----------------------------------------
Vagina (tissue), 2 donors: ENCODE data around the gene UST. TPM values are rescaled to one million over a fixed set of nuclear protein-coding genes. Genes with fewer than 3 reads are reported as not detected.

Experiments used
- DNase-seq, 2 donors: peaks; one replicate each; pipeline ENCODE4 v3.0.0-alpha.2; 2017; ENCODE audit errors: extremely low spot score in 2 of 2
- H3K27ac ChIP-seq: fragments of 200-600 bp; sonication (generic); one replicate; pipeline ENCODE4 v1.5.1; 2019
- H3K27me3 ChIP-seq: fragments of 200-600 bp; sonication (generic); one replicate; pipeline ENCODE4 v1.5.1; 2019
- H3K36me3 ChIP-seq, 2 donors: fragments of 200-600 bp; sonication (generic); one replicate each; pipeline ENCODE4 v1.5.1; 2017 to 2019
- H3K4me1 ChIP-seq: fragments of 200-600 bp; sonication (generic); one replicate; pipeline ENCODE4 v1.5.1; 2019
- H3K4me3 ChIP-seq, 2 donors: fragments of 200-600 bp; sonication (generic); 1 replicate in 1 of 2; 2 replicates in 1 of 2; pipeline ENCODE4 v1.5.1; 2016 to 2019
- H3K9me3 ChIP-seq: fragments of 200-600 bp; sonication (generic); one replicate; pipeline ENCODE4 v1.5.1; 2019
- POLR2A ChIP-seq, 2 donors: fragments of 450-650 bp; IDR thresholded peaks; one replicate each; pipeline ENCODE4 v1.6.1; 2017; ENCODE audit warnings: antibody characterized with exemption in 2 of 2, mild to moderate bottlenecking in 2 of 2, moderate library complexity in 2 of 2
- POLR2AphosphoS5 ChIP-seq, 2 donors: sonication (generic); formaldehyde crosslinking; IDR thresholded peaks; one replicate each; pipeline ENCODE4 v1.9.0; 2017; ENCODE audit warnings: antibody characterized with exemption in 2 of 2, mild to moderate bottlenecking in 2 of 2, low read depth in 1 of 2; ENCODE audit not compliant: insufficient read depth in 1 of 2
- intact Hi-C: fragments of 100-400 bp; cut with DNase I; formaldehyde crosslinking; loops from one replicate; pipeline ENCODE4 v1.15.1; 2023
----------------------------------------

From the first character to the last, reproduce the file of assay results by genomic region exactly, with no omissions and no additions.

Vagina (tissue), 2 donors: ENCODE data around the gene UST. TPM values are rescaled to one million over a fixed set of nuclear protein-coding genes. Genes with fewer than 3 reads are reported as not detected.

Experiments used
- DNase-seq, 2 donors: peaks; one replicate each; pipeline ENCODE4 v3.0.0-alpha.2; 2017; ENCODE audit errors: extremely low spot score in 2 of 2
- H3K27ac ChIP-seq: fragments of 200-600 bp; sonication (generic); one replicate; pipeline ENCODE4 v1.5.1; 2019
- H3K27me3 ChIP-seq: fragments of 200-600 bp; sonication (generic); one replicate; pipeline ENCODE4 v1.5.1; 2019
- H3K36me3 ChIP-seq, 2 donors: fragments of 200-600 bp; sonication (generic); one replicate each; pipeline ENCODE4 v1.5.1; 2017 to 2019
- H3K4me1 ChIP-seq: fragments of 200-600 bp; sonication (generic); one replicate; pipeline ENCODE4 v1.5.1; 2019
- H3K4me3 ChIP-seq, 2 donors: fragments of 200-600 bp; sonication (generic); 1 replicate in 1 of 2; 2 replicates in 1 of 2; pipeline ENCODE4 v1.5.1; 2016 to 2019
- H3K9me3 ChIP-seq: fragments of 200-600 bp; sonication (generic); one replicate; pipeline ENCODE4 v1.5.1; 2019
- POLR2A ChIP-seq, 2 donors: fragments of 450-650 bp; IDR thresholded peaks; one replicate each; pipeline ENCODE4 v1.6.1; 2017; ENCODE audit warnings: antibody characterized with exemption in 2 of 2, mild to moderate bottlenecking in 2 of 2, moderate library complexity in 2 of 2
- POLR2AphosphoS5 ChIP-seq, 2 donors: sonication (generic); formaldehyde crosslinking; IDR thresholded peaks; one replicate each; pipeline ENCODE4 v1.9.0; 2017; ENCODE audit warnings: antibody characterized with exemption in 2 of 2, mild to moderate bottlenecking in 2 of 2, low read depth in 1 of 2; ENCODE audit not compliant: insufficient read depth in 1 of 2
- intact Hi-C: fragments of 100-400 bp; cut with DNase I; formaldehyde crosslinking; loops from one replicate; pipeline ENCODE4 v1.15.1; 2023